ArtsAutosBooksBusinessEducationEntertainmentFamilyFashionFoodGamesGenderHealthHolidaysHomeHubPagesPersonal FinancePetsPoliticsReligionSportsTechnologyTravel

8 Things You May Not Know About Your Cell Phone Company

Updated on May 20, 2013

Cell phones, Missing & Exploited Children and CyberTipsline

my old cell phone or pre smart phone days
my old cell phone or pre smart phone days | Source
Search, report, setup amber alerts for your area and access to cybertipline.
Search, report, setup amber alerts for your area and access to cybertipline. | Source
Cybertipline for report violations against children online and in person types of attacks.
Cybertipline for report violations against children online and in person types of attacks. | Source

Tips to better understand your telecommunication company

I have a B.A. in Paralegal Studes and worked for a major telecommunication company for over 5 years as an electronic surveillance technician. Although I mostly spoke with law enforcement, every now and then I spoke with customers.

Two of the biggest misconceptions people commonly have about their cell phone company: 1. Don't let CSI or the Fox network misguide you on technologies or conspiracy about monitoring your phone without a legal demand. 2. Just because you purchased a phone, doesn't mean you own the phone calls, text, voicemail or anything else on the phone. What that means is you won't be able to just look online and get all your incoming and outgoing calls or text messages or call the company and request it. Why? Privacy and protecting your personal information overrides; along with the Federal and State laws applicable to the telecommunications industry. You are paying for a service, you don't own it!

This is an ever and constant changing industry, along with its laws. You may call one week and can get all of your text messages with a customer consent form, the next week the answer may be, "No, we no longer maintain those records. They are purged from our system immediately."

I just wanted to share some tips that may help and guide you towards the right telecommunication company when you choose a phone and service.

  1. General information. What do you need from your cell phone company? What are the most important needs you have? Is it coverage area, a fast Internet, having access to your incoming and outgoing calls. Tracking all the text messages (SMS Short messaging system - terminology for text). Why do you need to lay this information out first? Because every cell phone company specializes or has strengths in certain areas; but not all of them. Because they all interpret the laws a bit differently and lay out polices based on those interpretations. Some will only maintain records they are required to store. Phone calls are a seperate technology from the rest of the things you use on your phone. Those other things are considered "stored communications" (text, voicemail, pictures/videos, etc.)
  2. Research. Check out each company you are considering and review what they have available to the customer. If one of your main priorities is to have access to all text records or all picturemail and videos; find out their retention policy if at all. If something important to you is not available; you may not choose that company. Keep preparing your questions to ask that company prior to starting or switching your service.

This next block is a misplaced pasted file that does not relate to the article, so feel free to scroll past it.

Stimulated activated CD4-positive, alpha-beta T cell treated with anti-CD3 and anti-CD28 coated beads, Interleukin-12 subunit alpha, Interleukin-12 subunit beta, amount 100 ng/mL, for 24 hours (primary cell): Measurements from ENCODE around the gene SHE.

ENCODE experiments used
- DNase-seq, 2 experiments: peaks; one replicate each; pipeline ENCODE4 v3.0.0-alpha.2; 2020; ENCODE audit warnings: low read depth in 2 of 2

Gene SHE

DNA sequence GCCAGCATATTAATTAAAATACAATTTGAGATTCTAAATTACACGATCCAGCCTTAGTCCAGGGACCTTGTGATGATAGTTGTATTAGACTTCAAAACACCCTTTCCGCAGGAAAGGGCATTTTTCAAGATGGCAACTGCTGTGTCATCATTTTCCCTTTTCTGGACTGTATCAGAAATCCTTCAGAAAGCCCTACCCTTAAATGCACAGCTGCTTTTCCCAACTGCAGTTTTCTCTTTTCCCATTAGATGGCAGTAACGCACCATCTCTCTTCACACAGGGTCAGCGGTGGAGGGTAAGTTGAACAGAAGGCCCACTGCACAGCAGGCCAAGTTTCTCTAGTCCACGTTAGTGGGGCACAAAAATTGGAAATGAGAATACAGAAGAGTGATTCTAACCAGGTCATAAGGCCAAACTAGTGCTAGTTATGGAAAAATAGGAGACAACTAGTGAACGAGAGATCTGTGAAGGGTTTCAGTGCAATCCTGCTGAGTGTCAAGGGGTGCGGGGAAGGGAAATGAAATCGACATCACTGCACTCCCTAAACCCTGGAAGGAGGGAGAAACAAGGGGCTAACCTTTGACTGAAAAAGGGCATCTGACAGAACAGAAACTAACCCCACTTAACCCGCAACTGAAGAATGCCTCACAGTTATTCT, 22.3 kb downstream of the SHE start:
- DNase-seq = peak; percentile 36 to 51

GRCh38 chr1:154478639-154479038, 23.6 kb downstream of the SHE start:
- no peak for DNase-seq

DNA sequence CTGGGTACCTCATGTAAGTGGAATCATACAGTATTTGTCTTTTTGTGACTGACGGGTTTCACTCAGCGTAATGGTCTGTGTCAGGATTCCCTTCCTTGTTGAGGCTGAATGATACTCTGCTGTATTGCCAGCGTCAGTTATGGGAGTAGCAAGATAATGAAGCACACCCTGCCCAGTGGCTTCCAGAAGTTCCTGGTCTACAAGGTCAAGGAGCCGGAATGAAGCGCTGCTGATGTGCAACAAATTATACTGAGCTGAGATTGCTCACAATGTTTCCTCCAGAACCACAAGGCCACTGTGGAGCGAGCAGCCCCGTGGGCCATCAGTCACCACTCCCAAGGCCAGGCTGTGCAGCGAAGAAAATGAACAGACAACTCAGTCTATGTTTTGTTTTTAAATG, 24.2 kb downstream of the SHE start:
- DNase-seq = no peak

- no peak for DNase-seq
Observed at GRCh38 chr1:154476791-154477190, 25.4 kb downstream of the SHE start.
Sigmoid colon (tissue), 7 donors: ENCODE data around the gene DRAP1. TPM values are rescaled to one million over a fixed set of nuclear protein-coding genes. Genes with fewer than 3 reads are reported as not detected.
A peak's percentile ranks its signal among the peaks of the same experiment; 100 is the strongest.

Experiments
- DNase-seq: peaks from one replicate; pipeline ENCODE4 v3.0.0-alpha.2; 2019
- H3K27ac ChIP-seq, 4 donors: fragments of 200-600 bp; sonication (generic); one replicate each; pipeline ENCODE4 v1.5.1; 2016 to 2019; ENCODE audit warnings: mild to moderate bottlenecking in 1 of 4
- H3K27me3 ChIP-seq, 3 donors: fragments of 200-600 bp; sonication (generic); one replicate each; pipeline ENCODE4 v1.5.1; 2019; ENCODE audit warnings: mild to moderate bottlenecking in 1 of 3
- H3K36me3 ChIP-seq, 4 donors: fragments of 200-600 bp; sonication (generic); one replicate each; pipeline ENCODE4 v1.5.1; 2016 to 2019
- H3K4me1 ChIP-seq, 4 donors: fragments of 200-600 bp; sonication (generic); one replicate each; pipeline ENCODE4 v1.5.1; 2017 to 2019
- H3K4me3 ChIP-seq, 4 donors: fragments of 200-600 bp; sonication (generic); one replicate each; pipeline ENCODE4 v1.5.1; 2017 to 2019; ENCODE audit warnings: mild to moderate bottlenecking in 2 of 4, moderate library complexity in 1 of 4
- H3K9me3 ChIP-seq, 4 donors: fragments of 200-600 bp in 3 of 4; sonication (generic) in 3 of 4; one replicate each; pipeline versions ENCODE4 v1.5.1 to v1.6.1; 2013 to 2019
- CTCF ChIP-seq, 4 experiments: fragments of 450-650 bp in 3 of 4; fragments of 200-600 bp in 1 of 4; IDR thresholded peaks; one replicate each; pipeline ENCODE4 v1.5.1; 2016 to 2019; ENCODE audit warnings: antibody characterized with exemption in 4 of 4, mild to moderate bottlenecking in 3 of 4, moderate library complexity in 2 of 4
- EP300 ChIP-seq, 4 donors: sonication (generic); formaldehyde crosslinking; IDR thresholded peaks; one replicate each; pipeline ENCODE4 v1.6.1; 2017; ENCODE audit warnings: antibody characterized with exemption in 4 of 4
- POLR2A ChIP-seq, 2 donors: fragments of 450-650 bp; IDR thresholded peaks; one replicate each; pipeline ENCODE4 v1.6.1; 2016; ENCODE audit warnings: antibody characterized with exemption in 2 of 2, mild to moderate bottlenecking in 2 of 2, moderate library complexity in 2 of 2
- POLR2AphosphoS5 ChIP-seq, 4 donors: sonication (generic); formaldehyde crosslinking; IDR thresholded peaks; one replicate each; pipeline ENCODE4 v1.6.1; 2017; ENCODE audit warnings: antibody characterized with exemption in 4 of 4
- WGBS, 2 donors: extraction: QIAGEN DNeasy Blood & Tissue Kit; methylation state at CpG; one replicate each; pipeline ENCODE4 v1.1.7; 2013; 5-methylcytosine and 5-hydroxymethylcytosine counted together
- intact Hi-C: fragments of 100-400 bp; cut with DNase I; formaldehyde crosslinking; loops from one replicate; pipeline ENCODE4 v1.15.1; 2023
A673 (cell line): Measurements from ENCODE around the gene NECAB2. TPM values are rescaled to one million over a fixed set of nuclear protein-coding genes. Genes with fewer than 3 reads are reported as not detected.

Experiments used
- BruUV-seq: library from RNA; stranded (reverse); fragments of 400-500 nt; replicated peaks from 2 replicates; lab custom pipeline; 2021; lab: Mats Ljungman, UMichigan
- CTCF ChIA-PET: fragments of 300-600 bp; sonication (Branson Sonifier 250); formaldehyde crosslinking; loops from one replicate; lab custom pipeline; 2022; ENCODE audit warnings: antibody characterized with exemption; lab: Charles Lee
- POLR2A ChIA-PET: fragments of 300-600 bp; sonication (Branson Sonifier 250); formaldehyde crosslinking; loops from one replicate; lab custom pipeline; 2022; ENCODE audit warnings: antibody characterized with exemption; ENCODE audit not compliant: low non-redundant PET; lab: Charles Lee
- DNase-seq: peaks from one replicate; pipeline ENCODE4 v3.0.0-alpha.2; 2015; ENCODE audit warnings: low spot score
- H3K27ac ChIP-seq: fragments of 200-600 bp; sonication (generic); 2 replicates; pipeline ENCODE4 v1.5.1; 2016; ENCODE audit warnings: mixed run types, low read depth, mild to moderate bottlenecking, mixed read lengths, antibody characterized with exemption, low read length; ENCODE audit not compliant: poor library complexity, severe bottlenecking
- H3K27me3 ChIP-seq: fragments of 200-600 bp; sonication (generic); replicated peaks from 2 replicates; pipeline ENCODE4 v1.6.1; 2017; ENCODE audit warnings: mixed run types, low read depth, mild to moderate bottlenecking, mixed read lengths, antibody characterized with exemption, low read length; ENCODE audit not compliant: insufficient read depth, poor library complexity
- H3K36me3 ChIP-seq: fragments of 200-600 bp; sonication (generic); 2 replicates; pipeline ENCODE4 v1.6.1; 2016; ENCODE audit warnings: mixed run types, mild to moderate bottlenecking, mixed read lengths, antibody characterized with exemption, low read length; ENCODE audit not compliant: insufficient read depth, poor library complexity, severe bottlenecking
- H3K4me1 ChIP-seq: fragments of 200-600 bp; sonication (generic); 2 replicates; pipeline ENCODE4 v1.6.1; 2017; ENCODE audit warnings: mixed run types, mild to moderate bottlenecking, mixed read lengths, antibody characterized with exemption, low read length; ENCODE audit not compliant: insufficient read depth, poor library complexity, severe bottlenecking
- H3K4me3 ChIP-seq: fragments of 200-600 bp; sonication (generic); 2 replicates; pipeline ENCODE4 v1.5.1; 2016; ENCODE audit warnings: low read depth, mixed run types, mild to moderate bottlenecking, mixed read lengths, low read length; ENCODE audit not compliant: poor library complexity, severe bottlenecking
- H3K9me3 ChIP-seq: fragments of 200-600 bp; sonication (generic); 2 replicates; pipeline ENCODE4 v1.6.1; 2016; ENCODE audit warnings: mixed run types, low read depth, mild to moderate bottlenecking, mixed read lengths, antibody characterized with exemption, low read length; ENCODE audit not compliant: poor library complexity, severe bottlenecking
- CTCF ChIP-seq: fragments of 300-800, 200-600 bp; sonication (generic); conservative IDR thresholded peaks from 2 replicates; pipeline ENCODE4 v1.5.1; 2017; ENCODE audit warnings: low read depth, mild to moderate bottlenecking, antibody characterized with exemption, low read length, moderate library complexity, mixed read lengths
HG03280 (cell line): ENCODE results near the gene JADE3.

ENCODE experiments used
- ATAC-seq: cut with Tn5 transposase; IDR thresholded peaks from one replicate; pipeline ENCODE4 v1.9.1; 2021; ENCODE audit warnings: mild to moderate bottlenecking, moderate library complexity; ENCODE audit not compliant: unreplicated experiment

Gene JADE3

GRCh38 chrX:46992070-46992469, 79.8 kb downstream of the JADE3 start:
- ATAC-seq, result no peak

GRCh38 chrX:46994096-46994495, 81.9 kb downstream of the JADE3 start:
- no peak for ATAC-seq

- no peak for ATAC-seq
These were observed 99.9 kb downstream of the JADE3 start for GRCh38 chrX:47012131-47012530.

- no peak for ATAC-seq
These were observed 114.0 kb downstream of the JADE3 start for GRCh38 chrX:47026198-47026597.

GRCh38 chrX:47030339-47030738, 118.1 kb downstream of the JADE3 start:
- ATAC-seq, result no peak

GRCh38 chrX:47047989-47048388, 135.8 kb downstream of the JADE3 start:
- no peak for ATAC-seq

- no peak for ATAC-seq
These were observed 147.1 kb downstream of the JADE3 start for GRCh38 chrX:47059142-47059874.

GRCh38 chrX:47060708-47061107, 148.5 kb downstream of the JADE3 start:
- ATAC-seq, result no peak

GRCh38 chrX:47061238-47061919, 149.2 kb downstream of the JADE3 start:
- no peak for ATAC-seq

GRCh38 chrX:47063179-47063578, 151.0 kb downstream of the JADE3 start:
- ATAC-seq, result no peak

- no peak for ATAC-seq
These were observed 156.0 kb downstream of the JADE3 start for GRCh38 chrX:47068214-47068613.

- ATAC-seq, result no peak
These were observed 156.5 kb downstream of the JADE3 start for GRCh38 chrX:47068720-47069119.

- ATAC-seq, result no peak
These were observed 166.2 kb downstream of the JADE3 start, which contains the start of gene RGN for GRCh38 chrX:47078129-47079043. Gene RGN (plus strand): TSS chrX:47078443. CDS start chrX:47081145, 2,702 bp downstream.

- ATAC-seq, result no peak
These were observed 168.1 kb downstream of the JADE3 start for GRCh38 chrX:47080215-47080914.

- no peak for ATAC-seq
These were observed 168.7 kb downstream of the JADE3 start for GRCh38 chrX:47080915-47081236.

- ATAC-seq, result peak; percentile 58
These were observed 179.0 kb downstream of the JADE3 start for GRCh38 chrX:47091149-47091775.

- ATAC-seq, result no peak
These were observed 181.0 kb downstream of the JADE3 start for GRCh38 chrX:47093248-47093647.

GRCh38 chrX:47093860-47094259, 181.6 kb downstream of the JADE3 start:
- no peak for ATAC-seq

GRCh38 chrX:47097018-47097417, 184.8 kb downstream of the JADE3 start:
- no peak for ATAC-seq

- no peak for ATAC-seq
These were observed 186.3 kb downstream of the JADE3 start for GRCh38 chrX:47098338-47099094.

3. Coverage. Advertised coverage versus real life coverage is key. You can look on the maps the companies offer online, but you will benefit in searching online for reviews and comments by individuals and talking to other people with that service in the area you plan to use the phone the most. The technology in cell towers is also a changing technology and there are times they are transitioning from older to the newer technologies. Most of the larger companies are investing in improving coverage. The real test is real life connections or a lot of dropped calls.
  4. Voicemail. Voicemail is a stored communication. Most telecommunication companies automatically purge these out of their system and therefore; right off your phone. Even if you saved it and need it for any reason, including a day in court. It is gone forever unless you saved it or recorded it onto a disc or your computer or use Google Voice. Ask the company how long the voicemail will stay on the phone. The average is 15-25 days. If you change you phone and buy a new one, often times it will not transfer to the new one. So again, if you need them, save them to a separate device first.
  5. Text and pictures. These are considered stored communications and currently, law doesn't require a phone company to maintain these records. Many automatically purge the text from their systems automatically. Even if you still see them on your phone, they maybe nonexistent elsewhere. If you need them for a civil legal matter, you may not be able to use them. Each state has different laws and and privacy guidelines that prevents them from from being presented in a court of law. Why? Because the text are from more than just yourself and that invokes a privacy issue on the part of the other person you exchanged the message with.
  6. Federal Laws. I want to share a resource that you may review to better understand your rights when needed. These are the same laws that define telecommunication company polices. USC section 18 Corn.ell college is an excellent resource for legal statutes.
  7. Unresolved problems and how to get them handled. Call immediately and calmly work through the problems and what you expect. They will let you know what they can do to solve the problem. If it is not resolved through verbal and written disputes via regular customer service. Get in touch with the "escalated customer service help line". Smaller companies may not have this available. Expect to spend a lot of time on more complex issues. Companies are a long ways from being highly efficient in handling complex problems with your account.